DECEMBER 13, 1966.
WILLIAM J. CHESTNUT, ET AL., PLAINTIFFS-APPELLEES,
WILLIAM T. LODGE, DIRECTOR, DEPARTMENT OF CONSERVATION OF THE STATE OF ILLINOIS, MAUDE MYERS, DIRECTOR, DEPARTMENT OF PERSONNEL OF THE STATE OF ILLINOIS, MICHAEL J. HOWLETT, AUDITOR OF THE STATE OF ILLINOIS, AND FRANCIS LORENZ, TREASURER OF THE STATE OF ILLINOIS, DEFENDANTS-APPELLANTS.
Appeal from the Circuit Court of Sangamon County; the Hon.
CREEL DOUGLASS, Judge, presiding. Order adverse to defendants
The circuit court of Sangamon County, by its order in this mandamus and declaratory judgment proceeding, ordered the plaintiffs restored to positions as Park Supervisor I and Park Supervisor II in the Department of Conservation from the date of August 21, 1961. The order further provided for the payment of certain back salaries, and as a declaratory judgment determined that the layoff of the plaintiffs as a result of job abolition was illegal and void and that the plaintiffs were entitled to wages and salaries from the date of discharge to the date of ordered reinstatement.
An appeal was perfected to the Supreme Court on the ground that state revenue was involved. That Court caused the appeal to be transferred here. Our holding (62 Ill. App.2d 27, 210 N.E.2d 336 (1965)), that the Administrative Review Act provided plaintiffs with an exclusive remedy, was reversed by the Supreme Court of Illinois. Chestnut v. Lodge, 34 Ill.2d 567, 216 N.E.2d 799 (1966). On remandment from that Court we now consider the merits of the controversy.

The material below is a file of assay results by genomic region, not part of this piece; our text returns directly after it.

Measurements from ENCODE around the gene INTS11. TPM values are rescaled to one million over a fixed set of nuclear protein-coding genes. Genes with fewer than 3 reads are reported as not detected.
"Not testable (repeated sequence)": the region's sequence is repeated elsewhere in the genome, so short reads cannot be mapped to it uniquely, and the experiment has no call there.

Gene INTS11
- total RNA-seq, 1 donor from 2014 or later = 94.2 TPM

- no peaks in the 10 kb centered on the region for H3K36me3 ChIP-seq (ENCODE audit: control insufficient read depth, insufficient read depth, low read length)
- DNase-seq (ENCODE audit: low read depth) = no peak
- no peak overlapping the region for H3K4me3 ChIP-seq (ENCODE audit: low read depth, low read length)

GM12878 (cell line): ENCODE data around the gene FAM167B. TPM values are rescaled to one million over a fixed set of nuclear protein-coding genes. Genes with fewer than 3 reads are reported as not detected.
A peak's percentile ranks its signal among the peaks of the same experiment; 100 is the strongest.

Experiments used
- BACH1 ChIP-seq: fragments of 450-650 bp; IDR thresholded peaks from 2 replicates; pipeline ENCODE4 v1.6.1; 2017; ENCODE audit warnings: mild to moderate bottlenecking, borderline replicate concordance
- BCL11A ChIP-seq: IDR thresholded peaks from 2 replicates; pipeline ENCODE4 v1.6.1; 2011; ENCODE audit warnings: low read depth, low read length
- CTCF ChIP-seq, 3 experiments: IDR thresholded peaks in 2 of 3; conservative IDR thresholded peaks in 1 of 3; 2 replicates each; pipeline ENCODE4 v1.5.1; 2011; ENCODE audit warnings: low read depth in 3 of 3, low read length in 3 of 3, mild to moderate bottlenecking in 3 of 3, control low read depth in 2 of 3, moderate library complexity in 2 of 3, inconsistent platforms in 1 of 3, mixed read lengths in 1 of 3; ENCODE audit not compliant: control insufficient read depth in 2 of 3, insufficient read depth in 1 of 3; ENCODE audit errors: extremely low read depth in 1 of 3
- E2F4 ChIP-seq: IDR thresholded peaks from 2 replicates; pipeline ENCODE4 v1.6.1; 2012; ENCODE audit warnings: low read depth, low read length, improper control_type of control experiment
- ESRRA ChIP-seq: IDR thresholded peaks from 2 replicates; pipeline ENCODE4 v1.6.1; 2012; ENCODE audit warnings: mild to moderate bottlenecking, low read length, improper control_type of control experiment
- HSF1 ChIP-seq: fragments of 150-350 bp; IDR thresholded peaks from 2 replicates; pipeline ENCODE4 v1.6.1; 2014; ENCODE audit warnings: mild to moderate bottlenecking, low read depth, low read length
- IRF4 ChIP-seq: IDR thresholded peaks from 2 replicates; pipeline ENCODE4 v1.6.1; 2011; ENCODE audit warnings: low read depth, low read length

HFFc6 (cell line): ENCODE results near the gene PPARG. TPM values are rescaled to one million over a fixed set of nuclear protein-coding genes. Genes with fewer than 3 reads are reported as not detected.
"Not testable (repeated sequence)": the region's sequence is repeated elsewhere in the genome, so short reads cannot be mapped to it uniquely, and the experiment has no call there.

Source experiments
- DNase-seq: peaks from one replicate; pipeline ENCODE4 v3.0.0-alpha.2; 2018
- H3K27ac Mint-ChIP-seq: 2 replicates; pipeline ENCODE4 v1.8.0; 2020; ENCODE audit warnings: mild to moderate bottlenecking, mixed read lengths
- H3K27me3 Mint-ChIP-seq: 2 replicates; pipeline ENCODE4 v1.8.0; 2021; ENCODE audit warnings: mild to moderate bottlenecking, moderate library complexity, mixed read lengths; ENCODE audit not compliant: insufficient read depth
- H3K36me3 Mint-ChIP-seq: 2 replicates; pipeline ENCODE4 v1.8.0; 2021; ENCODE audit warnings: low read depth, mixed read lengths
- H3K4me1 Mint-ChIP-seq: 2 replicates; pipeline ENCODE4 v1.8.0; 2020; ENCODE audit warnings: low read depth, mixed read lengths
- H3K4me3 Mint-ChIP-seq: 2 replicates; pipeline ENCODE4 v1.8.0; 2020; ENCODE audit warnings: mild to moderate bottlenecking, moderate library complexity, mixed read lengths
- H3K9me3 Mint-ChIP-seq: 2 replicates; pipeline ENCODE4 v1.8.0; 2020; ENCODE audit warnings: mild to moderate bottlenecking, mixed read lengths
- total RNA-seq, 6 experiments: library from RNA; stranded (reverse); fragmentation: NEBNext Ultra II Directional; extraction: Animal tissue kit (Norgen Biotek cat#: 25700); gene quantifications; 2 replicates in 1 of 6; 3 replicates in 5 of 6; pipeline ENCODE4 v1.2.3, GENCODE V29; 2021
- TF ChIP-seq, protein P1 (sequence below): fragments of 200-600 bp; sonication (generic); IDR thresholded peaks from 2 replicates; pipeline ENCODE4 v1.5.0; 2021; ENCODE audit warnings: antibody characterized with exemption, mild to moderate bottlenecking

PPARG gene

The plaintiffs, employees of the Department of Conservation of the State of Illinois in the job classifications of Park Supervisor I and Park Supervisor II, held positions under and subject to the provisions of the Personnel Code. (Ill Rev Stats 1961, c 127, pars 63b101 et seq.)
In July of 1961 the Director of the Department of Conservation, by a letter addressed to the Director of the Department of Personnel, recommended the abolition of the above positions. That letter was as follows:
"In accordance with Rule 24.2 of the Personnel Manual of Rules, I would like to recommend that the following positions in our Division of Parks and Memorials be abolished.
"The position of Park Supervisor II, including any unassigned job allocations, is to be discontinued. Present employees working on those particular job classifications are Mr. Robert Emmings, who was certified September 2, 1958, and Mr. James McMillen, who was certified May 24, 1961.
"This Department also recommends that the position of Park Supervisor I, including any unassigned position allocations, is to be abolished. Those presently employed in this category are:
Louis Grampp Certified 8/8/58 William Chestnut Certified 4/16/59 Davis Garner Certified 8/8/58 Leonard B. Brantley Certified 8/8/58 Mike McClatchey Certified 8/8/58 John Jerome Certified 8/8/58 William A. Watts Not Certified